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Ransomware in 2021: What You Need To Know

ransomware in 2021

Organizations and government entities are currently experiencing a concerning trend of ransomware attacks. From the Albany Police Department’s recent discovery that their 2019 ransomware attack went further back than they thought (they initially claimed it was from 2018 but it went back to September 2017) to sources claiming in March 2021 that a phishing hack infected more than 30,000 Microsoft customers, ransomware can plague businesses in many ways.

Business leaders need to protect their organization and customers. Their best line of defense is understanding what their organization can do to avoid falling victim to ransomware attacks. Here are a few things you need to know about ransomware trends in 2021.

Ways Cybercriminals Target Victims Using Ransomware

While there are several ways cybercriminals can use ransomware, there are three common ways they typically target victims:

  • Phishing: Attackers claim to be someone else that the victim trusts in an attempt to collect personal information.
  • Network: Scammers can exploit network equipment software that is not properly protected.
  • Remote desktop protocol: If this software tool is openly accessible, cybercriminals can use it to steal information.

To ensure these areas are secure, make sure that your IT team implements iron-clad security and protocols. This will reduce the risk of them becoming an entry method for ransomware.

Larger Company Networks Are at High Risk

Due in part to their complex systems and the volume of data they store, larger company networks are at high risk. Larger companies often have more robust networks, which can make detecting an attack more challenging. Data published by Group-IB indicates that in 2020, ransomware operators were present on a compromised network for an average of 13 days before deploying. Ransomware may be able to latch onto the network for days, weeks, or even months. Because larger companies usually store more data, this gives criminals ample time and incentive to hack massive amounts of information before their victims detect the breach.

Ransomware Attacks Are Soaring in the Education Sector

Business leaders that partner with educational institutions should know that ransomware attacks aren’t just growing for big corporations — they are also impacting the education sector. Security reports published in late 2020 indicate that successful ransomware attacks in the education sector grew by over 388% during the third quarter of 2020. This means that school districts and other educational institutions need to be on the lookout for these threats. Also, if an institution thinks it has been compromised, it must notify neighboring educational facilities that may be at risk.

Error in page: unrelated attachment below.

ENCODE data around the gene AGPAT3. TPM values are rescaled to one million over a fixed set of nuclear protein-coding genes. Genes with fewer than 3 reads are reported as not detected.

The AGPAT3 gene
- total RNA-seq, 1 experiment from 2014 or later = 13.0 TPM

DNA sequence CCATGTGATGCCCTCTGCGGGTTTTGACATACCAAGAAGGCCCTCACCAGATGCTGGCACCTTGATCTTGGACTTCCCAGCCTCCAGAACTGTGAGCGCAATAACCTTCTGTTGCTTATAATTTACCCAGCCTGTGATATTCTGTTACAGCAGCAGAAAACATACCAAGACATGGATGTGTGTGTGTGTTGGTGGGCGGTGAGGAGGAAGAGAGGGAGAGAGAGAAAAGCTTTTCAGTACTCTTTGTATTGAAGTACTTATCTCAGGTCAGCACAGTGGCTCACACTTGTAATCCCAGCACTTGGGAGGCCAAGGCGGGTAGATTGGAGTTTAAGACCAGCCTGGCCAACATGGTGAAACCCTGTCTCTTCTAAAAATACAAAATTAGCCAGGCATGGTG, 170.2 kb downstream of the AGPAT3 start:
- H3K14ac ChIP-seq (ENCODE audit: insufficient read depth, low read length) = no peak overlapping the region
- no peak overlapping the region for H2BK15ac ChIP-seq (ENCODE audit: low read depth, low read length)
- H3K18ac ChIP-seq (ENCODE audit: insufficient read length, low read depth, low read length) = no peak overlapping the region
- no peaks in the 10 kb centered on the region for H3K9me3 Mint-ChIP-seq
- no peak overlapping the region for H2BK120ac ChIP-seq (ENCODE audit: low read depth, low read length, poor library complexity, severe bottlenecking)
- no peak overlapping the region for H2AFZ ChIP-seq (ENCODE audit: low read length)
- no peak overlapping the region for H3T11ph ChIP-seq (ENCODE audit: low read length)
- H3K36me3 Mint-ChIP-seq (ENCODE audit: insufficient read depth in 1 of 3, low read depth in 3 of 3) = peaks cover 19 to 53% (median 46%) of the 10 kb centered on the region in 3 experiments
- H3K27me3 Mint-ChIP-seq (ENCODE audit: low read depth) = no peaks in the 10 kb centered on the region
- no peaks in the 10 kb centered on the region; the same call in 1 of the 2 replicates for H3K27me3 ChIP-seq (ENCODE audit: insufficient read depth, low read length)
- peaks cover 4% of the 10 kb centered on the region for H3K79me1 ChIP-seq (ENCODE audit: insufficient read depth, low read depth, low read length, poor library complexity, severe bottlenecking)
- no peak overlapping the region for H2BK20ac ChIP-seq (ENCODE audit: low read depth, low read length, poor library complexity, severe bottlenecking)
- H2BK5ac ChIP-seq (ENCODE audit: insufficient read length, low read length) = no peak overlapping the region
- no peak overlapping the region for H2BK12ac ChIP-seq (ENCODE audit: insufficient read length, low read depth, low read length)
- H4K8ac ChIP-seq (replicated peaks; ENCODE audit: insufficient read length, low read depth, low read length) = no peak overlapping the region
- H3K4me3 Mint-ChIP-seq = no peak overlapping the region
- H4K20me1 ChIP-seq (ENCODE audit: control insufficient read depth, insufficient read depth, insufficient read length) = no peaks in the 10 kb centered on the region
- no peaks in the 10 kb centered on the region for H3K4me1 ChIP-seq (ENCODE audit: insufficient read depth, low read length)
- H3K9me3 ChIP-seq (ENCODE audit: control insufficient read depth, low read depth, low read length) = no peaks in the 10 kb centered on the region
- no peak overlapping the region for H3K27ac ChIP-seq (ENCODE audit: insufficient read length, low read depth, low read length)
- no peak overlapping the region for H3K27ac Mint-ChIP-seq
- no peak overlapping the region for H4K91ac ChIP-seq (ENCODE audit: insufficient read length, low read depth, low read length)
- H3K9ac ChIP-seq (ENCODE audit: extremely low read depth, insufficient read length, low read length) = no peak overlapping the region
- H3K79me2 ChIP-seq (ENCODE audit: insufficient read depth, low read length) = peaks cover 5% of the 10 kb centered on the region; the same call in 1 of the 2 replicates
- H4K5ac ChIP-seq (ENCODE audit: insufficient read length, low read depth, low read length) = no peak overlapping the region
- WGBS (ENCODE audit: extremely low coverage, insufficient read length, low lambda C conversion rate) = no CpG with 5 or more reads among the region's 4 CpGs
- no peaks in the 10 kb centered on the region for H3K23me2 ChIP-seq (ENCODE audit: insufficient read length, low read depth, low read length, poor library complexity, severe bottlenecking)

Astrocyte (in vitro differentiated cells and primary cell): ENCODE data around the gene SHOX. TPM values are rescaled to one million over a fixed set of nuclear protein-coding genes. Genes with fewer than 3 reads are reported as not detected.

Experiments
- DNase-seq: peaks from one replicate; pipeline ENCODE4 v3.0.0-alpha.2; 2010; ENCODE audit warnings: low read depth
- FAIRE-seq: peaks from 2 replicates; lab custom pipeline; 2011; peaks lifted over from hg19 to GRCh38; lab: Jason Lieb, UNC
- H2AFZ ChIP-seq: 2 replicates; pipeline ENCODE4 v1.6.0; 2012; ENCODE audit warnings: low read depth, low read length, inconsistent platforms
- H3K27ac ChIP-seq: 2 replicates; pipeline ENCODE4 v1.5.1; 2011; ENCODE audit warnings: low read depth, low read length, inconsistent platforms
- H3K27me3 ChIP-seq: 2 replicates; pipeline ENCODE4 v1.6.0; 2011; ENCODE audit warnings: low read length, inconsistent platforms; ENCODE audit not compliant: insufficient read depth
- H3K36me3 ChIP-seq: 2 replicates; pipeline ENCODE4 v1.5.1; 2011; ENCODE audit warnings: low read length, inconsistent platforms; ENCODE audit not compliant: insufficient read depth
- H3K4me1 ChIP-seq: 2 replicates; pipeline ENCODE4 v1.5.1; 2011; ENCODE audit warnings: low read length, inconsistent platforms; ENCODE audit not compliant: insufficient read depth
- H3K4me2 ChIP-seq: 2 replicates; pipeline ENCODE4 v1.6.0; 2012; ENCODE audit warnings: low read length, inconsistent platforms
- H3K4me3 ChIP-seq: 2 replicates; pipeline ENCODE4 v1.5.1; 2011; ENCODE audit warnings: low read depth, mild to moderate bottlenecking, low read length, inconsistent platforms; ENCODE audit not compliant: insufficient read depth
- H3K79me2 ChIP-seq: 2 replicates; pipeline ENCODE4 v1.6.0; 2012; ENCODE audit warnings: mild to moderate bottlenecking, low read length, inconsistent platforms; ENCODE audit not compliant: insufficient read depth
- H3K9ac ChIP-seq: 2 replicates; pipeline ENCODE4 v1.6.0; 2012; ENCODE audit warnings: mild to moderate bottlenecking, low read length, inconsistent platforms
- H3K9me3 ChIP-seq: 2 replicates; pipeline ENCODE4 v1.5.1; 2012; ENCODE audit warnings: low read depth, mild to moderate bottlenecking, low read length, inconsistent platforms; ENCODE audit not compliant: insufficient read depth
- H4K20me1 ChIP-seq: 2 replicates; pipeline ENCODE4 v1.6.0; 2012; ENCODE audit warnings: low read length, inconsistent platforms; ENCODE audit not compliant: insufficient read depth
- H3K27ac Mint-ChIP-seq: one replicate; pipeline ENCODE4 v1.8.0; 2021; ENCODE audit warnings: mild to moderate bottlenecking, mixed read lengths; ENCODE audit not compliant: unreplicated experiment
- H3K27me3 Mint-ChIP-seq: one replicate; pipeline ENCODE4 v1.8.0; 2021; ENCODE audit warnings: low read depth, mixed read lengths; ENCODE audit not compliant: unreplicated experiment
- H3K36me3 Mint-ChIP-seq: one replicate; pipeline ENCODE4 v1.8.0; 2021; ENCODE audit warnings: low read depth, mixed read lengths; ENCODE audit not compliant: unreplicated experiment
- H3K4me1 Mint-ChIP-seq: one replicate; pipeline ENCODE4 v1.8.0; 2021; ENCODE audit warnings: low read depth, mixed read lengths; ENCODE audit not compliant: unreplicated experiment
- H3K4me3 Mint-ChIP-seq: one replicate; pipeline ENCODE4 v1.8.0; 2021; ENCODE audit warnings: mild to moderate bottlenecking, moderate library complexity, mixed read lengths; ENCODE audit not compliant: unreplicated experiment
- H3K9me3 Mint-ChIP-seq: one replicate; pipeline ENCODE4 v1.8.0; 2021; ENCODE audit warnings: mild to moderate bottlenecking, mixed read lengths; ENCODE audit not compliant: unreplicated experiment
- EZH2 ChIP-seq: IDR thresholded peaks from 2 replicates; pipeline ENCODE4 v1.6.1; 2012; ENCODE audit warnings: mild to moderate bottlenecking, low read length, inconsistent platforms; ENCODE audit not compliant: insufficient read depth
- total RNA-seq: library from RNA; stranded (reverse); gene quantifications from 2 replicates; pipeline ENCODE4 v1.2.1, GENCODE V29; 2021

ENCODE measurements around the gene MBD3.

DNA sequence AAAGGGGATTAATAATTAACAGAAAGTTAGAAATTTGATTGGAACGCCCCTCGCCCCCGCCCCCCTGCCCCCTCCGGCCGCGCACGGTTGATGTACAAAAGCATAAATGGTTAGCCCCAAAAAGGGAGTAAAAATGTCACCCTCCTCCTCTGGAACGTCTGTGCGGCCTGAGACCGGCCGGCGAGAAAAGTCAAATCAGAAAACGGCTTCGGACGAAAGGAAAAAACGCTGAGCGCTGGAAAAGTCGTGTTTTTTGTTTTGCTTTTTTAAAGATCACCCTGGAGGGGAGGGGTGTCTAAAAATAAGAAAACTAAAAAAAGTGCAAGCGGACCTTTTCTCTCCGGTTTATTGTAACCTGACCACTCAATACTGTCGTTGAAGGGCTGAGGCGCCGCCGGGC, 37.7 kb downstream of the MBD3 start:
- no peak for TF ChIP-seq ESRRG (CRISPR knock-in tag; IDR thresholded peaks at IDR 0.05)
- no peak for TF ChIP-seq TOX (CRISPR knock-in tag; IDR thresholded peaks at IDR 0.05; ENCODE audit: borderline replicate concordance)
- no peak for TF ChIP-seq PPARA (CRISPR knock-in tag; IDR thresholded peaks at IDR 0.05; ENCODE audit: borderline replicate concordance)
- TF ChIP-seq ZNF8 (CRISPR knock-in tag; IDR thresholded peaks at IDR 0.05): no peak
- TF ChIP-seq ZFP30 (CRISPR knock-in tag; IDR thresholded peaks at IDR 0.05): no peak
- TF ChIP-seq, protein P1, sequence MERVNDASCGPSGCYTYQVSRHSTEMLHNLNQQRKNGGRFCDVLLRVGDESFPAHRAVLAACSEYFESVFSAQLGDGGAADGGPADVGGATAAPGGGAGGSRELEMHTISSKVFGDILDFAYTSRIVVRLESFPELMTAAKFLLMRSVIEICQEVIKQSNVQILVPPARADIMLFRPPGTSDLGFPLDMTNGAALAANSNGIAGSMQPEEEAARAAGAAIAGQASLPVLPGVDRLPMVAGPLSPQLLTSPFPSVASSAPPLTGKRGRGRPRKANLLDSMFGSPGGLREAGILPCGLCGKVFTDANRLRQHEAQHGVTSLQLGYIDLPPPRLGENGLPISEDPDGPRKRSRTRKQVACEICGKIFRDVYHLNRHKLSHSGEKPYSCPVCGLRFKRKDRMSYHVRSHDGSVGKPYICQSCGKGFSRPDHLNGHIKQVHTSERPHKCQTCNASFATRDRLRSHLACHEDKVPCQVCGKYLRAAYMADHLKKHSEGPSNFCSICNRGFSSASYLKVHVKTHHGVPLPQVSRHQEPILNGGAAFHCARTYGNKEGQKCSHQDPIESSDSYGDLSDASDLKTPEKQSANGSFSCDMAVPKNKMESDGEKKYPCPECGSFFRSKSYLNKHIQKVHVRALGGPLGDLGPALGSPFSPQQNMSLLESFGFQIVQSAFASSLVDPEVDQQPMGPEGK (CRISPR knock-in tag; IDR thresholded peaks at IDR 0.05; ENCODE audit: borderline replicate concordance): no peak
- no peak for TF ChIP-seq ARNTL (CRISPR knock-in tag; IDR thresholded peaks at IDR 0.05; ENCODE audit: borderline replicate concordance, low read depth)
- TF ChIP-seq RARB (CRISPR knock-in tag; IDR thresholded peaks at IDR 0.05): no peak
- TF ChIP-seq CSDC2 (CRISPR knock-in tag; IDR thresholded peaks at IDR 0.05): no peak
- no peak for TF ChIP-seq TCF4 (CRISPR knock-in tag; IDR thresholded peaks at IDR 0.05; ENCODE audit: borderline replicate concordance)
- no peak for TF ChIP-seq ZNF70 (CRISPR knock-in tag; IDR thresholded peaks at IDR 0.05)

Ransomware Attacks Involve Data Theft

During the second quarter of 2020, ID Ransomware documented over 100,000 crypto-malware attacks that targeted both organizations and government entities. Approximately 11% of those attacks involved data theft. This ransomware trend can ruin the reputation of any business. If your company is victimized, you will potentially expose sensitive and personal information. Once this data is compromised, it is hard to regain customer trust.

Ransom Demands: Pay or Do Not Pay?

When a company falls prey to a ransomware attack, they have to decide whether or not they will pay. Help Net Security reports that in 2020 the ransom demand averaged $170,000, while some of the bigger criminal groups averaged between $1-2 million.

When Companies May Pay

While this may seem like a large sum of money to give to a criminal, there are times when companies may choose to pay. Organizations that have ransomware insurance, for example, can submit a claim. Why would they choose to pay? In some cases, the ransom demand may cost them less in the long run. When criminals obtain compromised data, they may promise to return it or not to release it if the company pays the ransom demand. Ransomware attacks involving data theft could cause long-term damages for victimized organizations. For example, legal fines from lawsuits and regulatory penalties can end up costing an organization more time and money.

Reasons Not To Pay

On the flip side, paying a ransomware demand may not always be the best option. A company is bargaining with a criminal who may or may not keep their word. Also, giving in to criminals for these attacks may open the door for additional cybersecurity threats.

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